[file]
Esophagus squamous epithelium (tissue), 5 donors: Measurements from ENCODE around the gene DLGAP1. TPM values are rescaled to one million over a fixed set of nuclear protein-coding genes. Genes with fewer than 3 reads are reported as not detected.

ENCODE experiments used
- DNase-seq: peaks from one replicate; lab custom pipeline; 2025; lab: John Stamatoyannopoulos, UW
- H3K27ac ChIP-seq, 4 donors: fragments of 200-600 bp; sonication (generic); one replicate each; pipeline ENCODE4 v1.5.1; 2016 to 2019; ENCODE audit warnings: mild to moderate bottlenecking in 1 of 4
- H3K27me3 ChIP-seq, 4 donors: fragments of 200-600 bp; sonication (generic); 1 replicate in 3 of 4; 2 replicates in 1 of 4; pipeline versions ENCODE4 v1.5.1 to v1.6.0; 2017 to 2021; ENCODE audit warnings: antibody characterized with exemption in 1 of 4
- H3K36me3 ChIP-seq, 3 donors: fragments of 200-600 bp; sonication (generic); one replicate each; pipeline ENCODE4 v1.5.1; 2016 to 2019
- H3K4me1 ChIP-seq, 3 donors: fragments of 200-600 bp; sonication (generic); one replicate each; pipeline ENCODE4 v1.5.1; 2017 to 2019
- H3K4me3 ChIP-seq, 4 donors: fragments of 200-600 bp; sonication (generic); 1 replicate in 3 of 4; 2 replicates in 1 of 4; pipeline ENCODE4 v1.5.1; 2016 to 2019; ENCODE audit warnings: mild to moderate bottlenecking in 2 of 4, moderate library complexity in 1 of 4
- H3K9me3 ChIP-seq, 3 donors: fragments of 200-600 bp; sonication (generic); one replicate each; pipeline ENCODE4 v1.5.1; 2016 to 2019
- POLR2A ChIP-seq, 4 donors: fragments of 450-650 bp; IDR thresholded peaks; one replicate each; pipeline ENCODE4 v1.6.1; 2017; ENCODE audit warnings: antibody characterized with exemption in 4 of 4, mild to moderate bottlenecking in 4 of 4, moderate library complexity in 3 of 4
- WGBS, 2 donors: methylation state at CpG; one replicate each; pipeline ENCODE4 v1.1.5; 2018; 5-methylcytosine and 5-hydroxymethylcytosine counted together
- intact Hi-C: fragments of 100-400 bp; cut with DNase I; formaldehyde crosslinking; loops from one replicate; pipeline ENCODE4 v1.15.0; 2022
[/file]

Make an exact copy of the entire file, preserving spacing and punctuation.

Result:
Esophagus squamous epithelium (tissue), 5 donors: Measurements from ENCODE around the gene DLGAP1. TPM values are rescaled to one million over a fixed set of nuclear protein-coding genes. Genes with fewer than 3 reads are reported as not detected.

ENCODE experiments used
- DNase-seq: peaks from one replicate; lab custom pipeline; 2025; lab: John Stamatoyannopoulos, UW
- H3K27ac ChIP-seq, 4 donors: fragments of 200-600 bp; sonication (generic); one replicate each; pipeline ENCODE4 v1.5.1; 2016 to 2019; ENCODE audit warnings: mild to moderate bottlenecking in 1 of 4
- H3K27me3 ChIP-seq, 4 donors: fragments of 200-600 bp; sonication (generic); 1 replicate in 3 of 4; 2 replicates in 1 of 4; pipeline versions ENCODE4 v1.5.1 to v1.6.0; 2017 to 2021; ENCODE audit warnings: antibody characterized with exemption in 1 of 4
- H3K36me3 ChIP-seq, 3 donors: fragments of 200-600 bp; sonication (generic); one replicate each; pipeline ENCODE4 v1.5.1; 2016 to 2019
- H3K4me1 ChIP-seq, 3 donors: fragments of 200-600 bp; sonication (generic); one replicate each; pipeline ENCODE4 v1.5.1; 2017 to 2019
- H3K4me3 ChIP-seq, 4 donors: fragments of 200-600 bp; sonication (generic); 1 replicate in 3 of 4; 2 replicates in 1 of 4; pipeline ENCODE4 v1.5.1; 2016 to 2019; ENCODE audit warnings: mild to moderate bottlenecking in 2 of 4, moderate library complexity in 1 of 4
- H3K9me3 ChIP-seq, 3 donors: fragments of 200-600 bp; sonication (generic); one replicate each; pipeline ENCODE4 v1.5.1; 2016 to 2019
- POLR2A ChIP-seq, 4 donors: fragments of 450-650 bp; IDR thresholded peaks; one replicate each; pipeline ENCODE4 v1.6.1; 2017; ENCODE audit warnings: antibody characterized with exemption in 4 of 4, mild to moderate bottlenecking in 4 of 4, moderate library complexity in 3 of 4
- WGBS, 2 donors: methylation state at CpG; one replicate each; pipeline ENCODE4 v1.1.5; 2018; 5-methylcytosine and 5-hydroxymethylcytosine counted together
- intact Hi-C: fragments of 100-400 bp; cut with DNase I; formaldehyde crosslinking; loops from one replicate; pipeline ENCODE4 v1.15.0; 2022